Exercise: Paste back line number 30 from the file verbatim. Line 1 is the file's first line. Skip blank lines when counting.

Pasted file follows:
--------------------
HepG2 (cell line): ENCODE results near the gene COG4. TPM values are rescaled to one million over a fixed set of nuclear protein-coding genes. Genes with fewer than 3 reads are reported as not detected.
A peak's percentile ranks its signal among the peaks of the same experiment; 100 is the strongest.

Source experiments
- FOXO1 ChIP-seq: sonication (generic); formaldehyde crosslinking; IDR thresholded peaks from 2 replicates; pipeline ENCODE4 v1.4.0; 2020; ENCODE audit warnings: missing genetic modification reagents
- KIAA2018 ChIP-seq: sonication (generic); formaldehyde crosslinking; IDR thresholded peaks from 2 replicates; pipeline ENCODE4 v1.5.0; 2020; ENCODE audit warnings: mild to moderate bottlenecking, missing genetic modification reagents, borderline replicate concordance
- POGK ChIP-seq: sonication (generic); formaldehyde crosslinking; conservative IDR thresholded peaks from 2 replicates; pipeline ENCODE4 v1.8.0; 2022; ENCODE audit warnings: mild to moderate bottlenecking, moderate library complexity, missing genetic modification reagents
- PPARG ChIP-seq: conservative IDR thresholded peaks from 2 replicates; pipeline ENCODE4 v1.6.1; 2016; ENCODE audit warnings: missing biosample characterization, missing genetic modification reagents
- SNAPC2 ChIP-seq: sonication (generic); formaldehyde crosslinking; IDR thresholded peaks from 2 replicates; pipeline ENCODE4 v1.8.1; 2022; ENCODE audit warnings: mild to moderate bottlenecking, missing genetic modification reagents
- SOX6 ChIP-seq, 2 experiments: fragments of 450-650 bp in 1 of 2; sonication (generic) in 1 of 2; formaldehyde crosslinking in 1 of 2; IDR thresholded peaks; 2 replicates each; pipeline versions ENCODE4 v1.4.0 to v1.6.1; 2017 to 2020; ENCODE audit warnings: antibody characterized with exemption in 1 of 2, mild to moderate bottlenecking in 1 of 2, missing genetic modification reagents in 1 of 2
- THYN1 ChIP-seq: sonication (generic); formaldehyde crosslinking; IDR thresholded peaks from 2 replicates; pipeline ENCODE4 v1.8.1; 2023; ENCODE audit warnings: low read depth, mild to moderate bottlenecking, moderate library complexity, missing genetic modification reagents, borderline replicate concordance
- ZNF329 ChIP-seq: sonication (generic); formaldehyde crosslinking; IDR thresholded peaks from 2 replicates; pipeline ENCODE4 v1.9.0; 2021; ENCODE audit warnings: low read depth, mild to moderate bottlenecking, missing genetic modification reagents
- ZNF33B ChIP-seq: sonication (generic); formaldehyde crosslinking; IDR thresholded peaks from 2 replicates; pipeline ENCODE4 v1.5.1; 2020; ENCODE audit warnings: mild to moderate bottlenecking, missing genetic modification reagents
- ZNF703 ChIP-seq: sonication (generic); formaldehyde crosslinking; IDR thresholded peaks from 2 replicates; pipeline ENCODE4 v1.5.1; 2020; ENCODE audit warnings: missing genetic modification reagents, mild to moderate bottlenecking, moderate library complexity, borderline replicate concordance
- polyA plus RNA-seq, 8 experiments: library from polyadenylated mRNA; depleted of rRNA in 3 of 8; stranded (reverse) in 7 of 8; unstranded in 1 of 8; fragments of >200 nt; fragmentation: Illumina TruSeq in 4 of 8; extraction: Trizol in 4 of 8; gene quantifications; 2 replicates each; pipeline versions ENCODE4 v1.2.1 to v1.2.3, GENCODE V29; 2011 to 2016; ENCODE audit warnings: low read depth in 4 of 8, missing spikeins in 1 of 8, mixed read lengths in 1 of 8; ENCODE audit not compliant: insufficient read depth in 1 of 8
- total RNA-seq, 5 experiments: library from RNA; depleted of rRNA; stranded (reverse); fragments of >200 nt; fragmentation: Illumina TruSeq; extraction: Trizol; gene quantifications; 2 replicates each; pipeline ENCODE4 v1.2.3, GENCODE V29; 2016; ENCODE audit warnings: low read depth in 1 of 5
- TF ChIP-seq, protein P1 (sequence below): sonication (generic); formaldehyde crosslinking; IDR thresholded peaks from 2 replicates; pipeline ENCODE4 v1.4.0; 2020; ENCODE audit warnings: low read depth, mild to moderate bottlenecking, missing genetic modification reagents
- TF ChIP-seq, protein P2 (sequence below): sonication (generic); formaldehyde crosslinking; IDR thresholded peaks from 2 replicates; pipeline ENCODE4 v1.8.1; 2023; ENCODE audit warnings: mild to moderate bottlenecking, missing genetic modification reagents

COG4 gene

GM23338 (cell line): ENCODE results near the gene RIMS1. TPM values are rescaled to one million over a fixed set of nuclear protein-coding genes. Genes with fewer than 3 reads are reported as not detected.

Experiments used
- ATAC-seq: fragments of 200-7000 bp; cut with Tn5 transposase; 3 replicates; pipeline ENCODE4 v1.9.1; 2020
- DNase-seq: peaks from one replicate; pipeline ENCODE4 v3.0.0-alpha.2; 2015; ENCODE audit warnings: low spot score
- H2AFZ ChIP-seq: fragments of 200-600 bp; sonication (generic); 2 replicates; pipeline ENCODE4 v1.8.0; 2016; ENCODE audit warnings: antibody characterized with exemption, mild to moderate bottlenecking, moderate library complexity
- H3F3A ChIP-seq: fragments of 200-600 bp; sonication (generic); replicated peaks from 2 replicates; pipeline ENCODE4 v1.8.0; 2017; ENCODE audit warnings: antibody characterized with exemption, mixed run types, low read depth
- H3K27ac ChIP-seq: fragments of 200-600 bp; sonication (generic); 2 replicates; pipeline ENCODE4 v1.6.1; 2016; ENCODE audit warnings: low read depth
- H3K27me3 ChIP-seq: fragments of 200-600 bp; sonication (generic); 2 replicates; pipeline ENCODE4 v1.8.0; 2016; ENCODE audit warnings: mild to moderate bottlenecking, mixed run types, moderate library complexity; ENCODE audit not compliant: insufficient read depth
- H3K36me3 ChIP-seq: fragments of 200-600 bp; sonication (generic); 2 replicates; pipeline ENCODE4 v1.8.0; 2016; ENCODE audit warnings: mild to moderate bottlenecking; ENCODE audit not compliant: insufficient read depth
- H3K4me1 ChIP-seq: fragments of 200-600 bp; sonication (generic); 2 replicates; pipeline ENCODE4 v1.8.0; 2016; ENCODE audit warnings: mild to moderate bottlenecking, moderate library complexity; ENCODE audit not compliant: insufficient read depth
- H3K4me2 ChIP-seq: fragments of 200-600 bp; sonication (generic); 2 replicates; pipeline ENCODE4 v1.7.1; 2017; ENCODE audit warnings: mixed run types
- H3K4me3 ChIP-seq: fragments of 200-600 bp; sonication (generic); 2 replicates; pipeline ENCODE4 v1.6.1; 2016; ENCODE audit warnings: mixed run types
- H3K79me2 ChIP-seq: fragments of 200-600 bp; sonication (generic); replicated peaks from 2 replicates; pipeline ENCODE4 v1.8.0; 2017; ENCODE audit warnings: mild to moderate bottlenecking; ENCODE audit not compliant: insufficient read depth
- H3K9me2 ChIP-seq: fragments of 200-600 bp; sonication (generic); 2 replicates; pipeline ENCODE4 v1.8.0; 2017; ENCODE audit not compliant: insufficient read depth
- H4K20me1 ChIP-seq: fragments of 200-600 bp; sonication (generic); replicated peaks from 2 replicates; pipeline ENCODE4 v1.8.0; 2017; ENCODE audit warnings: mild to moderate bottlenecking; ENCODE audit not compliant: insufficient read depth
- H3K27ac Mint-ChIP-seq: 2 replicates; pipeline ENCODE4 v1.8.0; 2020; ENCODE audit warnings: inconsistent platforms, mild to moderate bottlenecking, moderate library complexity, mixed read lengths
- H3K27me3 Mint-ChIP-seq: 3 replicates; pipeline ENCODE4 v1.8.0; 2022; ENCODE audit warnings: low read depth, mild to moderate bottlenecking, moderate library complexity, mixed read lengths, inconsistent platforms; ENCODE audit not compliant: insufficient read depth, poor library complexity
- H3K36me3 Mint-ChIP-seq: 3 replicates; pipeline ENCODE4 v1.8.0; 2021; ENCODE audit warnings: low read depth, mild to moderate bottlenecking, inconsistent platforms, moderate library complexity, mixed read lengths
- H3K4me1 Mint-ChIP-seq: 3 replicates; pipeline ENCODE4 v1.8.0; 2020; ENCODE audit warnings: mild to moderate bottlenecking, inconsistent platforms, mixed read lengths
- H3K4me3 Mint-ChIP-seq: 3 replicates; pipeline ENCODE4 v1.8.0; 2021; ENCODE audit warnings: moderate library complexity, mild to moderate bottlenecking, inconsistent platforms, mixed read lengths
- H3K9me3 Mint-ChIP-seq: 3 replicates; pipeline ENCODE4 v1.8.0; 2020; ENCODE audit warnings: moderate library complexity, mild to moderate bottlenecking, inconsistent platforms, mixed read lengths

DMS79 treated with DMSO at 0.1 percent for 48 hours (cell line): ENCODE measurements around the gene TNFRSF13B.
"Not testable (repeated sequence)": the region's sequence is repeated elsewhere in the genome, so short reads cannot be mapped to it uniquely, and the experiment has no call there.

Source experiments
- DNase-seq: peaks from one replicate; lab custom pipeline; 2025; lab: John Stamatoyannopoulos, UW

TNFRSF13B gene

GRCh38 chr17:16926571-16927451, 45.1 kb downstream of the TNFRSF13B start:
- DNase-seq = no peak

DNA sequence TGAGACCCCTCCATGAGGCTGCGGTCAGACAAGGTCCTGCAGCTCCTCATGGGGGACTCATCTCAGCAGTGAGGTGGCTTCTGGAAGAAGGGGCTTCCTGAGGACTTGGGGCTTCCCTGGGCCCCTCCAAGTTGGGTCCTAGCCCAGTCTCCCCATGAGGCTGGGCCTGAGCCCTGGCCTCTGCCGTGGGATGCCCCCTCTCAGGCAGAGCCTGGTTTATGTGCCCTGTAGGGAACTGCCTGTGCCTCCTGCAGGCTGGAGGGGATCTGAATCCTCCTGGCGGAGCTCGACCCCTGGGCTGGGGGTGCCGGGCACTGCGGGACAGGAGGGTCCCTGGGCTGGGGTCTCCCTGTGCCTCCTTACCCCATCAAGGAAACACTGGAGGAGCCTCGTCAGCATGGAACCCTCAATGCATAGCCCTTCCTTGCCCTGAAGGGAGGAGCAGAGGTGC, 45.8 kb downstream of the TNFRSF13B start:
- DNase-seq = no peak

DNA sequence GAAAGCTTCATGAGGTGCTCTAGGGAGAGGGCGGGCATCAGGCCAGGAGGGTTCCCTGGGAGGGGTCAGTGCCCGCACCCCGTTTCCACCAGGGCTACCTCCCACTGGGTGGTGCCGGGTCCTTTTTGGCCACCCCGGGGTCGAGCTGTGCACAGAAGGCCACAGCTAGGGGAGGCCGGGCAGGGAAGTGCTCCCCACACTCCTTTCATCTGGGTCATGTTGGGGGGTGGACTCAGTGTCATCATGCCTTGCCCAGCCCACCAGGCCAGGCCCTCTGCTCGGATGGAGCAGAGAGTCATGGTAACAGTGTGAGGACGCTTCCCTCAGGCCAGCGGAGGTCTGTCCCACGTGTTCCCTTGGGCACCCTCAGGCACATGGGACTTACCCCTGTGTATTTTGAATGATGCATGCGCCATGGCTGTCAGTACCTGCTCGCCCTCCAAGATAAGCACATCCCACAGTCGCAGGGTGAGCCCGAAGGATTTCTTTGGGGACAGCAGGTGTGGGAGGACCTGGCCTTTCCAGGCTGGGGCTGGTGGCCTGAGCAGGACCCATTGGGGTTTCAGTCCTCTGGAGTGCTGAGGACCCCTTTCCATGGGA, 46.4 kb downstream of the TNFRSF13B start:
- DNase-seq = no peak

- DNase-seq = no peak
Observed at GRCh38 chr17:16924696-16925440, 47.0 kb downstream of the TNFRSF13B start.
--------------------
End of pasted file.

- H3K4me3 ChIP-seq: fragments of 200-600 bp; sonication (generic); 2 replicates; pipeline ENCODE4 v1.6.1; 2016; ENCODE audit warnings: mixed run types